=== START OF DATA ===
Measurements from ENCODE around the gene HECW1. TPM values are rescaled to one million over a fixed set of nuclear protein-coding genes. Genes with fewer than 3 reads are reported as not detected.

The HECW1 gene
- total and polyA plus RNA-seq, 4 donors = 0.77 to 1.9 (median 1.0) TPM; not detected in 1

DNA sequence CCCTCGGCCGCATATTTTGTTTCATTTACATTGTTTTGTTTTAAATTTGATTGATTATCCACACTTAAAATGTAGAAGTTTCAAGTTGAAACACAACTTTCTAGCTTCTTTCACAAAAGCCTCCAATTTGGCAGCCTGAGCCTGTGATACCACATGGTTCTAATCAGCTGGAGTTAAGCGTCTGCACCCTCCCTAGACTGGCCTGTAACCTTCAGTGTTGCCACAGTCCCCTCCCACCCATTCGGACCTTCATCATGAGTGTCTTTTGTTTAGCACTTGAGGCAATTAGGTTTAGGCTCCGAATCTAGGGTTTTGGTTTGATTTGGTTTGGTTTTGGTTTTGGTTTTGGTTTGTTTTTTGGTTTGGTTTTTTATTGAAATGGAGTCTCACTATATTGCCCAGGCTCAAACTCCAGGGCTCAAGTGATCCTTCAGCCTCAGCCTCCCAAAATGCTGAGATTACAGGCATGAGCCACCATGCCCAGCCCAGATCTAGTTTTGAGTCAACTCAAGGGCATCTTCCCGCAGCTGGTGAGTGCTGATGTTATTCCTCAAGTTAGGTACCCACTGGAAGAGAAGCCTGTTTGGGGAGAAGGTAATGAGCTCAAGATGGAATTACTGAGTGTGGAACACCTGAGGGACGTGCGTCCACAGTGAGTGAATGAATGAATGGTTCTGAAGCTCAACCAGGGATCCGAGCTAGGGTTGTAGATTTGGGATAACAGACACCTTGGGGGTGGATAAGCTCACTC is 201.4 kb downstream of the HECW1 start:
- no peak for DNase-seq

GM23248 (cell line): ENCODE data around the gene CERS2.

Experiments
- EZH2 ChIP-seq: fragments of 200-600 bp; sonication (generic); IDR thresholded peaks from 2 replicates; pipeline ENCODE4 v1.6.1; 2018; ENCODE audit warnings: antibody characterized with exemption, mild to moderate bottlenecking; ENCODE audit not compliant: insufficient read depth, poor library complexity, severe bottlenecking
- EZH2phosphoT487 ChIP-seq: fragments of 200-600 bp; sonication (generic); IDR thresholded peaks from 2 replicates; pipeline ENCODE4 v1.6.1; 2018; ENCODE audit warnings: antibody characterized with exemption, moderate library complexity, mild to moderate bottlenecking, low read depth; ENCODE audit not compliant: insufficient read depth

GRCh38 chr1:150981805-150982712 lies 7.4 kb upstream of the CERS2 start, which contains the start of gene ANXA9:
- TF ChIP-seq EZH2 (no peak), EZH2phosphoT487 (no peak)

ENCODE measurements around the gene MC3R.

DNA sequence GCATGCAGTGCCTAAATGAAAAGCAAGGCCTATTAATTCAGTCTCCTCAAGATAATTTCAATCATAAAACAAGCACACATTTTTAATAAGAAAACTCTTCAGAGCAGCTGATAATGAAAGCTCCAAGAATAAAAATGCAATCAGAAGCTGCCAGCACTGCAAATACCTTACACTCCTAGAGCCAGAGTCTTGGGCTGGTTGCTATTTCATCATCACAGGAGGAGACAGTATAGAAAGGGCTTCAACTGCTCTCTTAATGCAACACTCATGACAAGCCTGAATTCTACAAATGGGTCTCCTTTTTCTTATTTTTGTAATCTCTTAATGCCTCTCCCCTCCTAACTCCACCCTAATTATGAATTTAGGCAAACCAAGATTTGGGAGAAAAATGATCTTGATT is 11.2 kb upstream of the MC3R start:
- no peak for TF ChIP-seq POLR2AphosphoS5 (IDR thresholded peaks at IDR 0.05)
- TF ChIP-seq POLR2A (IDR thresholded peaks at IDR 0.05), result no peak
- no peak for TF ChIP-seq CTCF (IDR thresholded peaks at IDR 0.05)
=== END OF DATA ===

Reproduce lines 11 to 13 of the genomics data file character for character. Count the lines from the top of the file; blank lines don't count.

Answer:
- TF ChIP-seq EZH2 (no peak), EZH2phosphoT487 (no peak)

ENCODE measurements around the gene MC3R.

DNA sequence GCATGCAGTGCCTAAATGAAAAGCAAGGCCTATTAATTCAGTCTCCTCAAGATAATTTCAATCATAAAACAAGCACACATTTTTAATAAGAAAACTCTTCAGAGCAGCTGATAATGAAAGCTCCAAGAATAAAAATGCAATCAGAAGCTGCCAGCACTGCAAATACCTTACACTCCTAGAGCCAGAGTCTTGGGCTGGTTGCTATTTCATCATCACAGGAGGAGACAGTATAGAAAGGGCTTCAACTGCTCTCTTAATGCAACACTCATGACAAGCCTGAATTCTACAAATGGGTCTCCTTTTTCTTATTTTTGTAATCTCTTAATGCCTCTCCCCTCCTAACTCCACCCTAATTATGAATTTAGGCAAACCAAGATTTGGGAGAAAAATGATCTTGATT is 11.2 kb upstream of the MC3R start: